|This year, The Australian Ballet presents one of its most ambitious commissions to date. Celebrated choreographer Graeme Murphy puts his unmistakable signature to Shakespeare’s
Romeo & Juliet in this year’s must-see production.
Forget what you think you know about this story
– The Australian Ballet takes the Bard’s famous tragedy to never-before-seen dimensions.
Romeo & Juliet will have its world premiere in Melbourne on 13 September 2011, before
heading to Sydney from December 2.
In his first-ever collaboration with the company, internationally renowned fashion designer
Akira Isogawa has teamed with Murphy to
create the costumes for this lavish work.
Artistic Director of The Australian Ballet,
David McAllister, says audiences will be in awe
of the production’s scale.
“Graeme Murphy is a genius at retelling traditional stories with modern narratives that reflect our times. He goes where others fear to tread, and audiences are going to be greatly rewarded,” said McAllister.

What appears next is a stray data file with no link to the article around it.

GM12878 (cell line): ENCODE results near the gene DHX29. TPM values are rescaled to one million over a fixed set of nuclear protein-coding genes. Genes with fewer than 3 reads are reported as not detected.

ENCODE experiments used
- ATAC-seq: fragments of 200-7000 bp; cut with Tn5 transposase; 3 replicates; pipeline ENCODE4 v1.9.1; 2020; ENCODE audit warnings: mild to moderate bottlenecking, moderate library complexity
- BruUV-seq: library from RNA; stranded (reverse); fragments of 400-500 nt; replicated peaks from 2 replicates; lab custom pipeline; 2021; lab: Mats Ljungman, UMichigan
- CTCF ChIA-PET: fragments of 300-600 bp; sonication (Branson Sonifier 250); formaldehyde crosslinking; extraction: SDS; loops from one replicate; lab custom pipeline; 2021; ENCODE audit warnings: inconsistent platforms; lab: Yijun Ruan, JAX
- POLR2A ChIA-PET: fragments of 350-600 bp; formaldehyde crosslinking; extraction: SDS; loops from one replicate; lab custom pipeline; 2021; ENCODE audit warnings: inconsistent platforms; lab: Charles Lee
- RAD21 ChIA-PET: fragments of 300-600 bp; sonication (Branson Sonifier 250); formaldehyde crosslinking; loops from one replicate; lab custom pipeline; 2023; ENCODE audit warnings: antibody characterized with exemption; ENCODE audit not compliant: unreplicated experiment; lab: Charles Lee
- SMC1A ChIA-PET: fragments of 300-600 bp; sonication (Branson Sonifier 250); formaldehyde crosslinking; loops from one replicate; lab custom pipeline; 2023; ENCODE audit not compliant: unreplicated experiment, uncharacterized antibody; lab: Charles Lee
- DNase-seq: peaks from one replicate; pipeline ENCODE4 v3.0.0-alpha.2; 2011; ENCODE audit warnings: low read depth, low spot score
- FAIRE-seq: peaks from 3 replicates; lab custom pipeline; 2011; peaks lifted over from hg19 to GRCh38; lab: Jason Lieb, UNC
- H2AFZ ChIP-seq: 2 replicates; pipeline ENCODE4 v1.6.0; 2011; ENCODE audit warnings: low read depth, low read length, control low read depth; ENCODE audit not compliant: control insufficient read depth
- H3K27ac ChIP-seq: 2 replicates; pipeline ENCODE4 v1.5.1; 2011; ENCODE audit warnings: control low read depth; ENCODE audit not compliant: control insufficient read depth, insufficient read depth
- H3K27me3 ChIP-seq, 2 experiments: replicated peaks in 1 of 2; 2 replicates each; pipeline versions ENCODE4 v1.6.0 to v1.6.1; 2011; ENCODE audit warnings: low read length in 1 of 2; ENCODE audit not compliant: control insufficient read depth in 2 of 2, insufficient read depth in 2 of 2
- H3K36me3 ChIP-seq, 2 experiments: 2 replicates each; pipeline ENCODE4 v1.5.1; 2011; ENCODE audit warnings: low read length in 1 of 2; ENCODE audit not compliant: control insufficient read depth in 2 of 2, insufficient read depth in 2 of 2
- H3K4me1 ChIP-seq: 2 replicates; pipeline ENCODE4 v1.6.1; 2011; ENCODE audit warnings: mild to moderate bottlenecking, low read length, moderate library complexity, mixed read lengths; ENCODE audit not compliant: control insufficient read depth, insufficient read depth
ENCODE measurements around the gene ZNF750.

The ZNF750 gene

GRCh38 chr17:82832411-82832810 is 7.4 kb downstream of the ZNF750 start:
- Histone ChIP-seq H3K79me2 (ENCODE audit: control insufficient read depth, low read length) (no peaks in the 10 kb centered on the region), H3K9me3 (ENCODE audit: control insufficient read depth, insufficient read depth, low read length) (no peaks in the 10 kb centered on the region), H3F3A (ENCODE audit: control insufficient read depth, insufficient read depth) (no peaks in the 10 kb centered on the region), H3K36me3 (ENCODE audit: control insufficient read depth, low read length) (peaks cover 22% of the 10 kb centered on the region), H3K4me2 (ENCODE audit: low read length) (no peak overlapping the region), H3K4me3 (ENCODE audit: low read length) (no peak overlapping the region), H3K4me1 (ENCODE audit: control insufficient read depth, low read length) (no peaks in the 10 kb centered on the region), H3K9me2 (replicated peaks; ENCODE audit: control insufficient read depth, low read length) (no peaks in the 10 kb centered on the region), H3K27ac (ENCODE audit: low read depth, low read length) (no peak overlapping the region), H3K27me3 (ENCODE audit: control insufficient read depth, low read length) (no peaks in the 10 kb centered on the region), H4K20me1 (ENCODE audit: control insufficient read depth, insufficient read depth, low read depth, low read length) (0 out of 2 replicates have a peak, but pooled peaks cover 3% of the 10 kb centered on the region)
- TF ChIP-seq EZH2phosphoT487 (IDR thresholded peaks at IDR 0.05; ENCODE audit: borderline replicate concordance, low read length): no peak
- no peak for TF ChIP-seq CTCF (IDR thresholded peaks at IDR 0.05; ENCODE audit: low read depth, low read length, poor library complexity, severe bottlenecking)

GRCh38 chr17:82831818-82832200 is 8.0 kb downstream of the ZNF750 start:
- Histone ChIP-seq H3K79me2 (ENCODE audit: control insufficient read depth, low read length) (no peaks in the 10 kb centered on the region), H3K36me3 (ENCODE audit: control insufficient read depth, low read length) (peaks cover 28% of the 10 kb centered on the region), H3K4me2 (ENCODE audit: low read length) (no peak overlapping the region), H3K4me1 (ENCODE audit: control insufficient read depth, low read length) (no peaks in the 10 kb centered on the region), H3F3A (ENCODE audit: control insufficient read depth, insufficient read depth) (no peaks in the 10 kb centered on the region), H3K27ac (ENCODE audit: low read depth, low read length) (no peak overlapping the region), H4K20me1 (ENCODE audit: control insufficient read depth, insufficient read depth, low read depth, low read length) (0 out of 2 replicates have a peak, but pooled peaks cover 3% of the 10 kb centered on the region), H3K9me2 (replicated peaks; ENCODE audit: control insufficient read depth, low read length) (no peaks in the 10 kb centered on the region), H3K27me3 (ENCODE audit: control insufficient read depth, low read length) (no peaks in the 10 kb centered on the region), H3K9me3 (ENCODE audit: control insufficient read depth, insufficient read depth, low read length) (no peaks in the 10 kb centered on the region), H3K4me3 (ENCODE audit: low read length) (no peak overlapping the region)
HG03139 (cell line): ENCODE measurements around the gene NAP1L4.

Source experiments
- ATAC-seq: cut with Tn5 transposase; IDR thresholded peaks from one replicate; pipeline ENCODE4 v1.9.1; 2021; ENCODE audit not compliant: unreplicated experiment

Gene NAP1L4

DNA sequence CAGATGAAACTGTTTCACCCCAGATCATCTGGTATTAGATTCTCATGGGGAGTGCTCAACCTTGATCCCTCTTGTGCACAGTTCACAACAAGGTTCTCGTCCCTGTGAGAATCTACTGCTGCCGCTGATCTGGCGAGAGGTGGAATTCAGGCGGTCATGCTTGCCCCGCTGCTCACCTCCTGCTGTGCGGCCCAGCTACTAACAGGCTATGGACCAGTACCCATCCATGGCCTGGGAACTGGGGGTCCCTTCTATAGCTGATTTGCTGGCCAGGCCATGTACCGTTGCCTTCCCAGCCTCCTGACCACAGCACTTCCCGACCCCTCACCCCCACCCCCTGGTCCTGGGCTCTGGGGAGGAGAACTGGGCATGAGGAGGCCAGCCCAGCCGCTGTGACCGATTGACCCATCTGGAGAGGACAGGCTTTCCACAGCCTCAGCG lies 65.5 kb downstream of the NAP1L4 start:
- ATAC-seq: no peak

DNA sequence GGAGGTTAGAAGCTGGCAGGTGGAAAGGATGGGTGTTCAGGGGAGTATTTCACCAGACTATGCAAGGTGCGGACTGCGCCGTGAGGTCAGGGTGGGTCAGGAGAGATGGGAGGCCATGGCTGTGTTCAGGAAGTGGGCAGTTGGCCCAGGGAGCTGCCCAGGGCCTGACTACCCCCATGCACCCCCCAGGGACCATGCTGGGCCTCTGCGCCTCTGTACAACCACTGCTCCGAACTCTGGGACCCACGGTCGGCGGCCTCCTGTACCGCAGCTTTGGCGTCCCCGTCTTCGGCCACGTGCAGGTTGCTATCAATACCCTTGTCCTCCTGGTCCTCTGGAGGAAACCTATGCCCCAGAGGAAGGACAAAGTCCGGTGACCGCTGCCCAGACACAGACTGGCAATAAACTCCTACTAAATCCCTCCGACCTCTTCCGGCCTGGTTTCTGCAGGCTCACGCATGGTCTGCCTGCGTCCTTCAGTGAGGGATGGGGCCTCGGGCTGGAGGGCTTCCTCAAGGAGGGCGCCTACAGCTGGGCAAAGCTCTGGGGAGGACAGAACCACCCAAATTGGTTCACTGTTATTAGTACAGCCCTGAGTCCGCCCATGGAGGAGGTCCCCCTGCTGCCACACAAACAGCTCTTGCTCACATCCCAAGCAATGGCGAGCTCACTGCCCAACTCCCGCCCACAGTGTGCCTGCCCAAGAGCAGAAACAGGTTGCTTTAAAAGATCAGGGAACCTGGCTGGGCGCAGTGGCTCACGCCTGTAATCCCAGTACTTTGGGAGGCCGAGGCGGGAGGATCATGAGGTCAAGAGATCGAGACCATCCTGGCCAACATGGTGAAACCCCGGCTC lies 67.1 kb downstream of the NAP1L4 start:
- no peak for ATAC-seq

“Combined with Akira Isogawa’s exquisite
costumes and that commanding Prokofiev score,
this will be the ballet event of the year.”
This work has been created in dedication to living dance legend Dame Margaret Scott, a key player in the development of The Australian Ballet. Scott was the founding artistic director of The Australian Ballet School and discovered a young Murphy, nurturing him throughout his career as he moved from
dance to choreography.
About the production
The ever-imaginative Murphy has shaped a whole new world for the famous star crossed lovers to inhabit. The central characters remain – the passionate but ill-advised Romeo, innocent and
wilful Juliet, the overbearing families of Capulet and Montague, alongside fiery Mercutio, handsome Paris and deadly Tybalt.
But the action is not restricted to fair Verona.
This book-to-ballet adaptation is set across multiple continents and refuses to be defined by a particular era – a nod to the story’s global themes of love,
war, greed and factionalism.
Murphy explains how the warring Capulets and Montagues became an allegory for current-day unrest.
“The main premise is that war kills our youth; and just like in the Shakespeare tale, old men start conflicts which our young are responsible for
fighting,” observes Murphy.
“Romeo and Juliet are fighting for love, the most valuable commodity of all, while around them the world continues to be full of senseless fighting
which ultimately leads to both of their deaths.”
As Romeo himself declares: “these violent delights have violent ends”, and there can be no happy ending for the young couple.